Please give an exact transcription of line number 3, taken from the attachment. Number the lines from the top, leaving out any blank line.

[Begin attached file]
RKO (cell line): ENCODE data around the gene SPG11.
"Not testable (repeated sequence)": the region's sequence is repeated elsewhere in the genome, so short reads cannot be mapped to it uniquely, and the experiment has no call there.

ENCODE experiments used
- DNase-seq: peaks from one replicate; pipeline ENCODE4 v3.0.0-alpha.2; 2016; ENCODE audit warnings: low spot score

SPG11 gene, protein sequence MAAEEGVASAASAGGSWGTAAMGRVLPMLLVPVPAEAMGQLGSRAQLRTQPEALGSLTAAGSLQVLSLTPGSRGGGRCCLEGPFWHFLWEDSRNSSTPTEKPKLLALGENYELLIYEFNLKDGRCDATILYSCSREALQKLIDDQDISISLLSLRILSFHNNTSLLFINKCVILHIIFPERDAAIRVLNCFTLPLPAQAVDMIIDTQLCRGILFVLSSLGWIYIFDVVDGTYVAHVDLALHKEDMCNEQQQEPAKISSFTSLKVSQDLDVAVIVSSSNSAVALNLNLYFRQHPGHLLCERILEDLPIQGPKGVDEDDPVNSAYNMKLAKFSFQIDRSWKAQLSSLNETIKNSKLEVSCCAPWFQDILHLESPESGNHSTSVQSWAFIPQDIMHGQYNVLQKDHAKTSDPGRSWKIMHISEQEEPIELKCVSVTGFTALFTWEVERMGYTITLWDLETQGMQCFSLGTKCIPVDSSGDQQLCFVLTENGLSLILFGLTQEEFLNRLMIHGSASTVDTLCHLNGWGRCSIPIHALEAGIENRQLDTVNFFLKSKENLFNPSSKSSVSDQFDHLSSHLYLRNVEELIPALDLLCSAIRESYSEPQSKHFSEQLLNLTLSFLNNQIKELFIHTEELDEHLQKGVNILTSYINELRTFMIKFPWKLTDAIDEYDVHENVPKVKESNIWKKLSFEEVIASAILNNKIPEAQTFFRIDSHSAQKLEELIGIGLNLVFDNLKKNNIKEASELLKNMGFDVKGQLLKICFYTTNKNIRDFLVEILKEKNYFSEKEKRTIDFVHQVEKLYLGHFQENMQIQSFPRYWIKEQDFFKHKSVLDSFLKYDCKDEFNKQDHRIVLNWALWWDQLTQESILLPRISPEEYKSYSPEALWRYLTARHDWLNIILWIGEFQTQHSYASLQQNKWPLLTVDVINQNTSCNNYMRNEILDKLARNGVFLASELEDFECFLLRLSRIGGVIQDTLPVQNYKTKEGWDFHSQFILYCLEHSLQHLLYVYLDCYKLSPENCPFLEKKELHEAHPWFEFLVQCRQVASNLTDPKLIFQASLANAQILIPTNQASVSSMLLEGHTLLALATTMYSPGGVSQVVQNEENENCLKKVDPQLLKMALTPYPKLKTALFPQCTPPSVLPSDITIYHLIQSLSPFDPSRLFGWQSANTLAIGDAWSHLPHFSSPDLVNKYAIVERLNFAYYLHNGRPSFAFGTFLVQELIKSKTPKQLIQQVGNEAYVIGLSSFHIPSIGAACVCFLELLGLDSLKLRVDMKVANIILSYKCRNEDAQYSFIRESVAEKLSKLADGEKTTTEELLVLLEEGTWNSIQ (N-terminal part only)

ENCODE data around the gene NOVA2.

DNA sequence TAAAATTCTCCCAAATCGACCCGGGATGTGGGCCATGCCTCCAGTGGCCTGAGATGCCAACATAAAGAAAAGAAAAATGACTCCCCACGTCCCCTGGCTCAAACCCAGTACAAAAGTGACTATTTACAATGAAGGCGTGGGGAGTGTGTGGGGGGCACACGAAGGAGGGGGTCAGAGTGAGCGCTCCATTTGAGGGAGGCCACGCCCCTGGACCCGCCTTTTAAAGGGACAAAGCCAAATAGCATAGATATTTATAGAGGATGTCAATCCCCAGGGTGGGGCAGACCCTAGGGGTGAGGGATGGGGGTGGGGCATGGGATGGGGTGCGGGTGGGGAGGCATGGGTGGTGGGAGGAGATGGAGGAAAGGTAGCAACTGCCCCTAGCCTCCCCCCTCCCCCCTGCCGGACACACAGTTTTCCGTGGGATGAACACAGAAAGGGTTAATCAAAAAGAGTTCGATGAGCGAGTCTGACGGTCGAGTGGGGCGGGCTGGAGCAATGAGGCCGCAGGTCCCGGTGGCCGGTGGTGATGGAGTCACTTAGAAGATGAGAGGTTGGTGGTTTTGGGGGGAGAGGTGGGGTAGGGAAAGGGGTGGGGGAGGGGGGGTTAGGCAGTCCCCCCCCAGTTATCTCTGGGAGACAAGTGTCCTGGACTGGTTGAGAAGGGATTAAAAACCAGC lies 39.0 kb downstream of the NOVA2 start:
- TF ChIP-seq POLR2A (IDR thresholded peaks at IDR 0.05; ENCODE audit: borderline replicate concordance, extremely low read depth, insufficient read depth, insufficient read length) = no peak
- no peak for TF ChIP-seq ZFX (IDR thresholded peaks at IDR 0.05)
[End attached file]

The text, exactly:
ENCODE experiments used